Project USB Box
Imagine, if you will, that you are the newly elected president of a once communist nation. You’ve successfully navigated your way through a non-violent revolution and you’re looking to appoint some really serious political advisors.
Putting Frank Zappa and Lou Reed at the top of your list might be considered eccentric, but that’s exactly what Václav Havel did when he became the first president of the new Czech Republic, following the so-called “velvet revolution”.
Now, I don’t know about you, but I find it hard to dislike any leader who could appoint Frank Zappa to advise his government on trade, culture and tourism. And if the Czech Republic’s trade and economic performance is anything to go by, he must have given some better advice than the bankers who were guiding economic policy in most countries over the last 20 years.
Which brings us, in a roundabout fashion, to the Project USB Box. Oh yes, it really does.
Czech it out
Project Audio Systems is, of course, better known for its range of turntables. Manufactured in the Czech Republic (did you spot the link?), Project turntables have a reputation for idiosyncratic design, with quality that belies their comparatively modest cost.
Also built at Project’s Litovel plant, the USB Box is part of a rapidly expanding range of electronics that includes phono stages, speed controllers, amplifiers, pre amps, a tuner and several iPod docks. All packaged in neat alloy boxes with a footprint of just 103x141mm.
As its somewhat prosaic name implies, the USB Box is a USB DAC that’s designed to replace the sound card or conventional audio output from a computer (PC, Mac or Linux system). Based on a 16-bit Burr-Brown DAC, the little box provides a single sampling rate (44.1kHz) and line output, that’s all.
Power without control(s)
First impressions of the USB Box are limited, but not at all in a bad way. There just isn’t that much to report. The simple exterior boasts no controls whatsoever, and there are only three sockets on the back. At just over half a kilo, the tiny box is, however, surprisingly heavy. Perhaps that’s a nod to Eastern European engineering of old.
Compared to some of the digital audio accessories I’ve tried recently, the ProJect box is laughably simple to set up. I plugged in the USB cable and a spare AudioQuest interconnect I had hanging around, and that was it, everything worked. However, that very simplicity also conceals a potential weakness.
The USB box has been designed to draw its power from the USB connection. And while that means there was no additional power supply to worry about, I had immediate reservations about the simplicity. Even a line level output needs reasonable headroom to allow for musical dynamics, but would the USB port be able to provide it?
Slav to the rhythm
There was only one way to find out, so I fired up something dramatic and not a little industrial; a stirring rendition by the Chicago Symphony Orchestra of the anvil chorus from Verdi’s Il Trovatore (ripped from CD as an Apple Lossless file). But while the anvils were certainly singing along joyously, the rest of the piece seemed unnecessarily subdued. Everything was present and correct, the massed voices clearly articulated, and a wide soundstage with everything arranged in its rightful place. But it was all just a little less vigorous than I expected.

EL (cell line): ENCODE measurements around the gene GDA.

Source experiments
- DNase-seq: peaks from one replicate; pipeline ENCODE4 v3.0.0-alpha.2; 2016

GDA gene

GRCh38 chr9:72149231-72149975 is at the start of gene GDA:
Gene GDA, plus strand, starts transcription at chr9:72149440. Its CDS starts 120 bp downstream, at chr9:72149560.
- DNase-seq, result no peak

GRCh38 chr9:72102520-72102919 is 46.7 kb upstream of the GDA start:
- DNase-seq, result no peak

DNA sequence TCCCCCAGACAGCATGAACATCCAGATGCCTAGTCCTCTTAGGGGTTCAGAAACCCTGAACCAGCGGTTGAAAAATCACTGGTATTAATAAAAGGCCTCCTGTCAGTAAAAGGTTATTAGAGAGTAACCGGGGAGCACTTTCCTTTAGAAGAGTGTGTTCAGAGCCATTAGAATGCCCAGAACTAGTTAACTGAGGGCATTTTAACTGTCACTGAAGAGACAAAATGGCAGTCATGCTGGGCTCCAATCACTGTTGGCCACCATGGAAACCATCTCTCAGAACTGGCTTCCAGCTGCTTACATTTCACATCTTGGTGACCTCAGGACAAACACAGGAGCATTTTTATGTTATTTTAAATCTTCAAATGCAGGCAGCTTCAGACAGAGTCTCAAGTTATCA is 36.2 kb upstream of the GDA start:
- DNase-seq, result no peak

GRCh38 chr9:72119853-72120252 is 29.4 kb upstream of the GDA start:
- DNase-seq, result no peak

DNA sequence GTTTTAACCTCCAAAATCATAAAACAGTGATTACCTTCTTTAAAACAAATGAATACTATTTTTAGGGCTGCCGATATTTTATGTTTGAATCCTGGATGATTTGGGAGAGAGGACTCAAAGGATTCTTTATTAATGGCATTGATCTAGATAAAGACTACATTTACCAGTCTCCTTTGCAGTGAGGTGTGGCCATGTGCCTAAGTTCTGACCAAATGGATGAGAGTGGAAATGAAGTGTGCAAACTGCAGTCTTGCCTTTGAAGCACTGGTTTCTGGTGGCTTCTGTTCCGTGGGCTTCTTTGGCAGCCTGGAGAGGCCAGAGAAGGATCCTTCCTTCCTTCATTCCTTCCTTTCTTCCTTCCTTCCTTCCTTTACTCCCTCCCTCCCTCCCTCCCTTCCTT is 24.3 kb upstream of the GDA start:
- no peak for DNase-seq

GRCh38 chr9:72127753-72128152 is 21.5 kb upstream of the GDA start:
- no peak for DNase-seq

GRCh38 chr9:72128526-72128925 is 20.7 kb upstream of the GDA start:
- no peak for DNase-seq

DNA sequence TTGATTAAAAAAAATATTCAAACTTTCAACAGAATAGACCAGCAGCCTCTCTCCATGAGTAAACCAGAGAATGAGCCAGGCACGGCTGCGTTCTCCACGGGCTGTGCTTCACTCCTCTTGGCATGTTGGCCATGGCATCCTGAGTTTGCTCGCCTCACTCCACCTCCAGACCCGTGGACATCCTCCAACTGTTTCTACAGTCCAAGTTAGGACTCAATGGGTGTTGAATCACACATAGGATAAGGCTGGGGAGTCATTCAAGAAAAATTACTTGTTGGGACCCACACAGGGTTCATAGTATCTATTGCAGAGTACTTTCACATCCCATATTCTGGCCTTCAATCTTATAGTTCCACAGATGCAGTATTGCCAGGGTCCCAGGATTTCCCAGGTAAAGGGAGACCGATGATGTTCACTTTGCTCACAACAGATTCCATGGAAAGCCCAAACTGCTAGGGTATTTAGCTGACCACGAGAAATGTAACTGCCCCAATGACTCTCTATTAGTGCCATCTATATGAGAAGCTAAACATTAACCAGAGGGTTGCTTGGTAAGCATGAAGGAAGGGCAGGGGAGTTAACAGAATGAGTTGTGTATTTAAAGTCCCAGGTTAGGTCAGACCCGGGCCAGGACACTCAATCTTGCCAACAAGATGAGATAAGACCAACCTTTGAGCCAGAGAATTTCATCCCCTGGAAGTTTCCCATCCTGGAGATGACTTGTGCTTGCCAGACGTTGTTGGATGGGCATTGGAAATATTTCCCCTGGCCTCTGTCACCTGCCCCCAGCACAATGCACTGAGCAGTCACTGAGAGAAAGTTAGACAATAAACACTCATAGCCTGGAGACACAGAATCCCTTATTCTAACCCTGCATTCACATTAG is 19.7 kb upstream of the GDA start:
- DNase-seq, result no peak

Changing the source from a laptop running on battery power to an iMac plugged into the mains made an immediate difference. What had been soft and unchallenging (if perfectly pleasant) became a lot more involving. There was more muscle to the hammers and more body to the chorus.
Of course, sometimes a more relaxed presentation is just what’s required. The Project is relatively kind to low-bitrate files, without sacrificing high frequency articulation or detail. On Under My Skin from her debut albumette Extended Play, Gin Wigmore’s trebley squawk can be a tiring listen – even with iTunes Plus high quality (sic) files at 256kbit/sec – but through the USB Box the naturalness and edge of her voice is given room to express itself. There’s an overtone of tenor in there just occasionally, and the Project shows it off.
It’s the same story with more delicate tracks. Snow Patrol’s gloriously simple acoustic cover of Teenage Dreams tells a story of aching and more grown-up passion rather than the hot frustration of the Undertone’s original. Although it’s a simple recording, the USB Box’s excellent imaging and place the acoustic guitar beautifully and adds an almost palpable sense of physical proximity to the close-miked vocal.
More velvet than revolution
Ultimately, the Project’s performance is a perfect analogue (if you’ll forgive the pun) for the changes in its home country over the last twenty years. The old eastern European heritage is there in the proletarian pricing, simplicity and robust build. But the performance is from the modern Czech Republic, a country where artists, musicians and intellectuals led the velvet revolution to turn a former Communist country into modern social democracy.
And while its presentation is definitely more velvet than revolutionary, Project’s little USB DAC really is astonishing value for money. It’s an excellent first step for anyone looking to try their own music storage revolution. It’ll also help the Czech Republic’s balance of trade just a little.
Another victory for Mr Zappa, I think.
ProJect USB Box DAC. $250